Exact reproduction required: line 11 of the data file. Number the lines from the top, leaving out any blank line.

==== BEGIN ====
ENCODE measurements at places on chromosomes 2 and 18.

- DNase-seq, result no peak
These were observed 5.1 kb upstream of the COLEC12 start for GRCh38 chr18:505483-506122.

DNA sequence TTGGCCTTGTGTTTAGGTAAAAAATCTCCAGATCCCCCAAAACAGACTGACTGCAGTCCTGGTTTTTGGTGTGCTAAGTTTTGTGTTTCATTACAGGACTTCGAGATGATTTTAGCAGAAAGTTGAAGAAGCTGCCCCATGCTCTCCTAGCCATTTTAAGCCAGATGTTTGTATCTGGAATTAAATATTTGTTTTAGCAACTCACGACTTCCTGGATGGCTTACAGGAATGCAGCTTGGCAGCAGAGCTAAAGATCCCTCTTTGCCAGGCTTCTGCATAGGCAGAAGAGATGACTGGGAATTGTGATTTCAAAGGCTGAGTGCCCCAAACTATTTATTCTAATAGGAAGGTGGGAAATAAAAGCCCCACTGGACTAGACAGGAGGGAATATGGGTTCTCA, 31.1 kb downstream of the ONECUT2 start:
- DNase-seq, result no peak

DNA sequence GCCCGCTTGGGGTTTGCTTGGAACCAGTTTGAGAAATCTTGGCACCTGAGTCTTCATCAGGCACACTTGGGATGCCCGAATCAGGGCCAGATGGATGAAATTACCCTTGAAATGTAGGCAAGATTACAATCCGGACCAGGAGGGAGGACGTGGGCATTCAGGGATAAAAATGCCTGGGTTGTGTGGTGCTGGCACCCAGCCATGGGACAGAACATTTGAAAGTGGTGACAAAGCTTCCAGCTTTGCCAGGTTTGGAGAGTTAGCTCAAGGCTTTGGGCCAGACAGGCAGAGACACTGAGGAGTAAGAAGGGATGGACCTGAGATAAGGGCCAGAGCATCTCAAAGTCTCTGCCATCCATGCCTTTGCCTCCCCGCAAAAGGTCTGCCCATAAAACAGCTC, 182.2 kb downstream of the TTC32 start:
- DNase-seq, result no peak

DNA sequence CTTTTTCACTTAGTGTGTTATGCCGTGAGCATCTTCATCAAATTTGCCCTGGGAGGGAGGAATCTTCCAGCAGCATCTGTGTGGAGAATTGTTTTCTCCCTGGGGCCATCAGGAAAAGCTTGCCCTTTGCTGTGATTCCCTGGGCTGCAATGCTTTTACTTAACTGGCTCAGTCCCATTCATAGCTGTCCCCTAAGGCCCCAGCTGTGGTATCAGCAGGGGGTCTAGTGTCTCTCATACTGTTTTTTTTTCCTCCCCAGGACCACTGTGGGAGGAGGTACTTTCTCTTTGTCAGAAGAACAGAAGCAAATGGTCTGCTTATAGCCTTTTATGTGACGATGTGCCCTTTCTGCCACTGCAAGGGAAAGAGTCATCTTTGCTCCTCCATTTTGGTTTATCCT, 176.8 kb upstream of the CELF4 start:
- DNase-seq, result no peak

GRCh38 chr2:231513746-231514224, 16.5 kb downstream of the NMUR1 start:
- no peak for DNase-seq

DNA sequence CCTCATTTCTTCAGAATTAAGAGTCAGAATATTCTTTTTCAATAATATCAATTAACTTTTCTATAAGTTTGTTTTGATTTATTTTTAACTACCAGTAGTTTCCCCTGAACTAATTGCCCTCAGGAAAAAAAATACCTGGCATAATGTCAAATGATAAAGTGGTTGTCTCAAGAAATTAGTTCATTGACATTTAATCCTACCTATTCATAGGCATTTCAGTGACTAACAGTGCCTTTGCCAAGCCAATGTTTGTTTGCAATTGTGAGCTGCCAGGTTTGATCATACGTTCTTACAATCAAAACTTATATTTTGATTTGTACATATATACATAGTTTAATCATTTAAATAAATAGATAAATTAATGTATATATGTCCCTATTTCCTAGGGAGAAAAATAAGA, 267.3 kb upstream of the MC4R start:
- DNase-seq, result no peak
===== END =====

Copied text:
- no peak for DNase-seq